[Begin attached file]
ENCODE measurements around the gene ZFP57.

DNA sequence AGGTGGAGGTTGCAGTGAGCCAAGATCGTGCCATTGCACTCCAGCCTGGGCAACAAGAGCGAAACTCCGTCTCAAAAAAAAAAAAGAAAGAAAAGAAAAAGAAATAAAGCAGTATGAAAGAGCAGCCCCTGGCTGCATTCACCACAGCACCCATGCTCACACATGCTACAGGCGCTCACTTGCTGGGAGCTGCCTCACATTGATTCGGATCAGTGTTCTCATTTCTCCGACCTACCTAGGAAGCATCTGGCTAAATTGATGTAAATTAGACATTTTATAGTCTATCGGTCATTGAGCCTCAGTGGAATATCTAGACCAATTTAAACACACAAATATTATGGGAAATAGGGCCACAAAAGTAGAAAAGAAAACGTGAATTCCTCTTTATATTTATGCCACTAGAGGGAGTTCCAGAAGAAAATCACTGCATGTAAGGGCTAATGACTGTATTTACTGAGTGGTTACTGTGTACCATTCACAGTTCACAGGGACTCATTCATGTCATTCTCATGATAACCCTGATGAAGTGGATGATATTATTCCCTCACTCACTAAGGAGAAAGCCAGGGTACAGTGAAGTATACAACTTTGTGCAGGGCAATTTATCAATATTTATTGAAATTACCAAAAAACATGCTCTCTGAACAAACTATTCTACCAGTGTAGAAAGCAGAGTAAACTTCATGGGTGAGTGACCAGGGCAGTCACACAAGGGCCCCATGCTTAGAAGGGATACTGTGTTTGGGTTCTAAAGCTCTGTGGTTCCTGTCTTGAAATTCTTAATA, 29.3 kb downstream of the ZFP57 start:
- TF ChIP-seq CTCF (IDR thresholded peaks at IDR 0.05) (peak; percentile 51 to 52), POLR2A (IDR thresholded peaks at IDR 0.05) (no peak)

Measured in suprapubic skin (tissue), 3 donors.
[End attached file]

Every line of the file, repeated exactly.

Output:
ENCODE measurements around the gene ZFP57.

DNA sequence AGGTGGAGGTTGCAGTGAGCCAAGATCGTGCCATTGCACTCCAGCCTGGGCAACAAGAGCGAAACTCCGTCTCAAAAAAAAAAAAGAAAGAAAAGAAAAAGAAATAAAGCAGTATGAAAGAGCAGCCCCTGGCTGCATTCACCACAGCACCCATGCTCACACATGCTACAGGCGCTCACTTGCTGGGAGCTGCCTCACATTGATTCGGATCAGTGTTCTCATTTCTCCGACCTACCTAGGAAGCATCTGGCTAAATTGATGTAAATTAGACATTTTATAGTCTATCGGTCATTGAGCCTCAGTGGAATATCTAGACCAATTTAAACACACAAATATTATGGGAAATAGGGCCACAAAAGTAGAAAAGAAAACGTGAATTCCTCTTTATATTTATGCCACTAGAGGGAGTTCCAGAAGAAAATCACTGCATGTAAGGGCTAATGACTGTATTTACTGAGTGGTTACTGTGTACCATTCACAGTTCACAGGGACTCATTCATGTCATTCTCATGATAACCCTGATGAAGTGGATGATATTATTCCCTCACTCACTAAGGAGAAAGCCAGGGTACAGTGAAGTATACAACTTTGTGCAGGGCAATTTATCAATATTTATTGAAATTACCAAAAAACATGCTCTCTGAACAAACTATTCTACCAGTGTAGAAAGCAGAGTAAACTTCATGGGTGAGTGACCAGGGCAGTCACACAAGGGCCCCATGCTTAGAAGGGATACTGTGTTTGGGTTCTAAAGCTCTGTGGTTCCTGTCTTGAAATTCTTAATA, 29.3 kb downstream of the ZFP57 start:
- TF ChIP-seq CTCF (IDR thresholded peaks at IDR 0.05) (peak; percentile 51 to 52), POLR2A (IDR thresholded peaks at IDR 0.05) (no peak)

Measured in suprapubic skin (tissue), 3 donors.